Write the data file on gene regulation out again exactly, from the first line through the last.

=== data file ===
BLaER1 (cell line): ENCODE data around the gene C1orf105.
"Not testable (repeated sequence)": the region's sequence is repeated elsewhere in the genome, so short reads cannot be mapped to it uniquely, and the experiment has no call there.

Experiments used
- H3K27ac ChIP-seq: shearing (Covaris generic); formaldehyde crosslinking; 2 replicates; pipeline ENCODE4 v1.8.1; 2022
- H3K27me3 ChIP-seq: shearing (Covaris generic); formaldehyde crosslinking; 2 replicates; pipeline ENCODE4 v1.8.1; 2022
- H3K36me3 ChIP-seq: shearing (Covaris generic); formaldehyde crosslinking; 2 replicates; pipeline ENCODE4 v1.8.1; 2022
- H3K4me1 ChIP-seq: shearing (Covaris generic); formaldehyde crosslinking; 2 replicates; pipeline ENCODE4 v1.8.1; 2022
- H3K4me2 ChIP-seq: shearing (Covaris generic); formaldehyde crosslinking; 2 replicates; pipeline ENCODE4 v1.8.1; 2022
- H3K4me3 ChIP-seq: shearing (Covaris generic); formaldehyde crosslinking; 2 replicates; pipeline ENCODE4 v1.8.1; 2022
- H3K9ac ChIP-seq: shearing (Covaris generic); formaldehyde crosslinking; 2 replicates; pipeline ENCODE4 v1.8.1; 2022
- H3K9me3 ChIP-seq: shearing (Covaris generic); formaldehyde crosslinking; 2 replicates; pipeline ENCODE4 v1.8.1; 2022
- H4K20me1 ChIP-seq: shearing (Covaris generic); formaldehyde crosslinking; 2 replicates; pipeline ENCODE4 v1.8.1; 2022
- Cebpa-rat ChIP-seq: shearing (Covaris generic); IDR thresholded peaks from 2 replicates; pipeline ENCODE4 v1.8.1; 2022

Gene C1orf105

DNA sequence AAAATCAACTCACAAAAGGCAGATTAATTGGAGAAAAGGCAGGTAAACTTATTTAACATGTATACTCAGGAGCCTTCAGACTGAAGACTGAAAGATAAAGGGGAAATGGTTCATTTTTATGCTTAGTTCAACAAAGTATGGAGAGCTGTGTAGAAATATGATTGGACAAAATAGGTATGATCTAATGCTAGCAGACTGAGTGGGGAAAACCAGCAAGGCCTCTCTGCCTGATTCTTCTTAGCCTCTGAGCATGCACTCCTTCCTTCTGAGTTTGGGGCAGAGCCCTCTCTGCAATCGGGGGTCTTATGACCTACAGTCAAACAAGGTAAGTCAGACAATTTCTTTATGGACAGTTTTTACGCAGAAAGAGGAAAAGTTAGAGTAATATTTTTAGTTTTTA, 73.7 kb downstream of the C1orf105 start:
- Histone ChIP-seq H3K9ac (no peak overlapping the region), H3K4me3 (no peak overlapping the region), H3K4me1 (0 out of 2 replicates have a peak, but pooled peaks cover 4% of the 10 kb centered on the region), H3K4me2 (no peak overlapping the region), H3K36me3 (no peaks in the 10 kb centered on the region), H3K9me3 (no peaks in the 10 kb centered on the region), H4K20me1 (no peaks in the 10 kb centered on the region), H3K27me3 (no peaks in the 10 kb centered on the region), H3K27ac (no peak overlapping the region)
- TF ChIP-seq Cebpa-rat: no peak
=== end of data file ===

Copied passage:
BLaER1 (cell line): ENCODE data around the gene C1orf105.
"Not testable (repeated sequence)": the region's sequence is repeated elsewhere in the genome, so short reads cannot be mapped to it uniquely, and the experiment has no call there.

Experiments used
- H3K27ac ChIP-seq: shearing (Covaris generic); formaldehyde crosslinking; 2 replicates; pipeline ENCODE4 v1.8.1; 2022
- H3K27me3 ChIP-seq: shearing (Covaris generic); formaldehyde crosslinking; 2 replicates; pipeline ENCODE4 v1.8.1; 2022
- H3K36me3 ChIP-seq: shearing (Covaris generic); formaldehyde crosslinking; 2 replicates; pipeline ENCODE4 v1.8.1; 2022
- H3K4me1 ChIP-seq: shearing (Covaris generic); formaldehyde crosslinking; 2 replicates; pipeline ENCODE4 v1.8.1; 2022
- H3K4me2 ChIP-seq: shearing (Covaris generic); formaldehyde crosslinking; 2 replicates; pipeline ENCODE4 v1.8.1; 2022
- H3K4me3 ChIP-seq: shearing (Covaris generic); formaldehyde crosslinking; 2 replicates; pipeline ENCODE4 v1.8.1; 2022
- H3K9ac ChIP-seq: shearing (Covaris generic); formaldehyde crosslinking; 2 replicates; pipeline ENCODE4 v1.8.1; 2022
- H3K9me3 ChIP-seq: shearing (Covaris generic); formaldehyde crosslinking; 2 replicates; pipeline ENCODE4 v1.8.1; 2022
- H4K20me1 ChIP-seq: shearing (Covaris generic); formaldehyde crosslinking; 2 replicates; pipeline ENCODE4 v1.8.1; 2022
- Cebpa-rat ChIP-seq: shearing (Covaris generic); IDR thresholded peaks from 2 replicates; pipeline ENCODE4 v1.8.1; 2022

Gene C1orf105

DNA sequence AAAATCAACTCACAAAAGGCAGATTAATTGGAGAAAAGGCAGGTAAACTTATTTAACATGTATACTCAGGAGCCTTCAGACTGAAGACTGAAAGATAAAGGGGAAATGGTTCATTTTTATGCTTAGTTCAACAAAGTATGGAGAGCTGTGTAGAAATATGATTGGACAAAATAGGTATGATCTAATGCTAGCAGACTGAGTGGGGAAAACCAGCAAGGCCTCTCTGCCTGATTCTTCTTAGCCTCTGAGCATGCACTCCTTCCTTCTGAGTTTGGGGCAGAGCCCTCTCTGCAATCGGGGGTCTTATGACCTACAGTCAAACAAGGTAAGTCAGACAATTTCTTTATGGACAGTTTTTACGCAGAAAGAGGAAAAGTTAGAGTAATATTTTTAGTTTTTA, 73.7 kb downstream of the C1orf105 start:
- Histone ChIP-seq H3K9ac (no peak overlapping the region), H3K4me3 (no peak overlapping the region), H3K4me1 (0 out of 2 replicates have a peak, but pooled peaks cover 4% of the 10 kb centered on the region), H3K4me2 (no peak overlapping the region), H3K36me3 (no peaks in the 10 kb centered on the region), H3K9me3 (no peaks in the 10 kb centered on the region), H4K20me1 (no peaks in the 10 kb centered on the region), H3K27me3 (no peaks in the 10 kb centered on the region), H3K27ac (no peak overlapping the region)
- TF ChIP-seq Cebpa-rat: no peak